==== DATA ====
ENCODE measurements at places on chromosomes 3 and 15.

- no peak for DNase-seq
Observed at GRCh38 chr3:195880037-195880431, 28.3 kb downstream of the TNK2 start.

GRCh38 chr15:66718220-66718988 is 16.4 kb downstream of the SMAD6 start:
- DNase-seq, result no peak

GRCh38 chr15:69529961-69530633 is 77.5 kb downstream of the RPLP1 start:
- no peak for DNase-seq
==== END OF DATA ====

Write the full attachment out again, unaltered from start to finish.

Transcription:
ENCODE measurements at places on chromosomes 3 and 15.

- no peak for DNase-seq
Observed at GRCh38 chr3:195880037-195880431, 28.3 kb downstream of the TNK2 start.

GRCh38 chr15:66718220-66718988 is 16.4 kb downstream of the SMAD6 start:
- DNase-seq, result no peak

GRCh38 chr15:69529961-69530633 is 77.5 kb downstream of the RPLP1 start:
- no peak for DNase-seq